As I was reading sociologist Sarah Damaske’s new book, The Tolls of Uncertainty: How Privilege and the Guilt Gap Shape Unemployment in America, I was struck by a realization: though I’ve spent a good deal of the past 11 years interviewing working-class young adults in Ohio, I have met relatively few who have received unemployment insurance (UI).
Instead, I more often hear stories of people being denied or disqualified from UI, like fast-food manager Gina who says she was denied UI in 2020 when her employer said her leave was voluntary (her children’s daycare closed during the pandemic). Or Mark, a contract laborer for a construction company, whose work dried up but who was ineligible for UI because of his status as self-employed. Without health insurance, work, or any other benefits, an injured knee that required surgery left him with thousands of dollars of medical debt he was unsure if he’d ever be able to pay.
For those I’ve interviewed who do qualify for UI, the system’s clunkiness often renders it unhelpful. Dan filed for unemployment after losing his job as a union stagehand. “I filed for unemployment, and as soon as it went through I got work. So, I didn’t even get an unemployment check.” For such low-wage workers, for whom a week without work can be the difference between a place to live and an eviction notice, but who can find new work relatively quickly in the service sector, the existing UI system is nearly irrelevant.
The unprecedented strain of the COVID-19 lockdowns and economic recession have only reinforced these challenges. Far from the intentions of its Depression-era origins, the existing UI system is not working for America’s most vulnerable workers. A July 2020 report from the Congressional Budget Office found that, among the unemployed, the least educated were the least likely to receive unemployment benefits “because a relatively large fraction of people in that group will not qualify for such benefits.”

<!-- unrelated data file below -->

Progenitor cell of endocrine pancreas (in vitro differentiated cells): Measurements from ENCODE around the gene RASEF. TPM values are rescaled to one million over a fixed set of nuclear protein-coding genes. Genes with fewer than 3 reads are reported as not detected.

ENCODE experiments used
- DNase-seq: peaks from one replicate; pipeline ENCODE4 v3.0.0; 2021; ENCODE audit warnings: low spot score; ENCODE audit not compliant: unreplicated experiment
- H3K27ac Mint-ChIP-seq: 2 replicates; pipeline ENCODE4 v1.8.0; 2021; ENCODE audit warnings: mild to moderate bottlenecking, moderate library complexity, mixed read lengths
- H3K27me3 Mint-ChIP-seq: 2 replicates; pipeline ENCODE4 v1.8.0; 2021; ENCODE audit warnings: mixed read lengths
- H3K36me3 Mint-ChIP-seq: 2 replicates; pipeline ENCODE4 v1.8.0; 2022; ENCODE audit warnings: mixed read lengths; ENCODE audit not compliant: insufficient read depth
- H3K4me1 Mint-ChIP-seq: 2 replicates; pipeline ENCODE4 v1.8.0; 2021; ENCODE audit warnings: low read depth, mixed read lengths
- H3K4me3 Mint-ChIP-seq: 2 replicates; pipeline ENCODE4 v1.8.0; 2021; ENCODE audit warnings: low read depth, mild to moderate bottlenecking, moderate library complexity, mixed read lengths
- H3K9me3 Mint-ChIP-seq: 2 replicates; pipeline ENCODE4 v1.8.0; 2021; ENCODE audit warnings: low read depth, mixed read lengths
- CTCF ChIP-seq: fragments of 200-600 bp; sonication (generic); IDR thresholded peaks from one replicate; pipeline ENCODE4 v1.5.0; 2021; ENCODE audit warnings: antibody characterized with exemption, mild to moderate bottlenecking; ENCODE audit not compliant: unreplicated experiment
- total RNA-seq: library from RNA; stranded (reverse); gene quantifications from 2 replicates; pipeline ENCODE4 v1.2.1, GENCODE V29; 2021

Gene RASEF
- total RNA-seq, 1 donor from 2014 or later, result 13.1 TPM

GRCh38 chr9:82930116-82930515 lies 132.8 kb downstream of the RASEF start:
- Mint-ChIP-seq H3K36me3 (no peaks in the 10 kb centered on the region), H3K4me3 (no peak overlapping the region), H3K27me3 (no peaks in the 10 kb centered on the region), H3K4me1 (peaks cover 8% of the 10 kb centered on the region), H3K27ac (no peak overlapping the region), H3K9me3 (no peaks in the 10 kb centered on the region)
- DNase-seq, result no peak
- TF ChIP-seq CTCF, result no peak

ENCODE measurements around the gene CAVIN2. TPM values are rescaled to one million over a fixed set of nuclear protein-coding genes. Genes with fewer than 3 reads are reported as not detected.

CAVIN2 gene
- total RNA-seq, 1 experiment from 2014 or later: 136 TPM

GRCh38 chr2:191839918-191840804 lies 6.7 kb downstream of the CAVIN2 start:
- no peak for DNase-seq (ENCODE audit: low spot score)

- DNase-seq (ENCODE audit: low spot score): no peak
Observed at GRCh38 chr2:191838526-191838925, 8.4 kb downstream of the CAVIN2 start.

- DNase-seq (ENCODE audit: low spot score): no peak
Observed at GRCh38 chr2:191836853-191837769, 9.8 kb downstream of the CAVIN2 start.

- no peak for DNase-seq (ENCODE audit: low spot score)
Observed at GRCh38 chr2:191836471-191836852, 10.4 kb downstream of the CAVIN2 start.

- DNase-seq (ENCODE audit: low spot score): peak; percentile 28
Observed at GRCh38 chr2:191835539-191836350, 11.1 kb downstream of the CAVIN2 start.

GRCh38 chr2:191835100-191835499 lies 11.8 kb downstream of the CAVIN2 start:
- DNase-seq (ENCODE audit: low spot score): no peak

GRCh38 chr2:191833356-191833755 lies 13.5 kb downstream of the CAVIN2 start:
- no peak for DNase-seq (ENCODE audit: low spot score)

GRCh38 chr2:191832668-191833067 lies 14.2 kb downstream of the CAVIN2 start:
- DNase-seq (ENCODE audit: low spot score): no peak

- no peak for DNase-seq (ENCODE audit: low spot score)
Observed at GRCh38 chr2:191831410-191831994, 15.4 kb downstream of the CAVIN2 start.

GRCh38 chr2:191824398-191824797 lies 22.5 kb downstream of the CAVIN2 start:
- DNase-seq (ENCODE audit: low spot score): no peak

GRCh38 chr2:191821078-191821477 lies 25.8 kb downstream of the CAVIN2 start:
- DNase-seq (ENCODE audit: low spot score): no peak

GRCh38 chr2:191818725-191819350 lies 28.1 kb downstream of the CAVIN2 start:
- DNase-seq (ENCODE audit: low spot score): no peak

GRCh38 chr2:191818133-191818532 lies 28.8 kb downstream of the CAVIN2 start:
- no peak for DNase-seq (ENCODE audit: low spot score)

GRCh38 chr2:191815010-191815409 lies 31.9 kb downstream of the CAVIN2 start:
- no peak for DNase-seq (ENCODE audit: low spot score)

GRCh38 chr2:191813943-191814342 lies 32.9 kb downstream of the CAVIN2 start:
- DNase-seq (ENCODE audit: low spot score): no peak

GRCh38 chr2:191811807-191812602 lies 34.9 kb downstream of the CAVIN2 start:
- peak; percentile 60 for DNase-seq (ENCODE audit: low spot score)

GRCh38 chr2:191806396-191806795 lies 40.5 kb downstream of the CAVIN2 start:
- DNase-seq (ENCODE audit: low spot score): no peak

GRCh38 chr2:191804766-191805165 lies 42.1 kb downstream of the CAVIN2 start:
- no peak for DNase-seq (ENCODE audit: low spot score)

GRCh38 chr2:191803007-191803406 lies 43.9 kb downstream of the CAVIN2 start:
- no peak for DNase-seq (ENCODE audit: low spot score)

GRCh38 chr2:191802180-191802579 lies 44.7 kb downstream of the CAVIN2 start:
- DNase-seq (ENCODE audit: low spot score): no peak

Given this state of affairs, The Tolls of Uncertainty is a timely inquiry into our unemployment system, how it fails many Americans and exacerbates class divides.
Drawing on interviews with 100 unemployed Pennsylvanians, Damaske concludes: “Unemployment is an institution—like workplaces, families, or schools—that both generates and reproduces inequalities.” Benefits are calculated based on income, giving the most to those who make the most (and coincidentally those who are also most likely to have substantial savings and to get severance pay—typically middle-class men). Meanwhile, low-wage workers, many of whom were below the poverty line even while working full-time, receive benefits that plunge them further into the kind of poverty and debt out from which it is difficult to climb.
But particularly striking are the ways in which the working and middle classes navigate the rules and regulations of unemployment differently—and how this exacerbates inequalities. We see this especially as people are looking for work, and in the outcomes of their searches.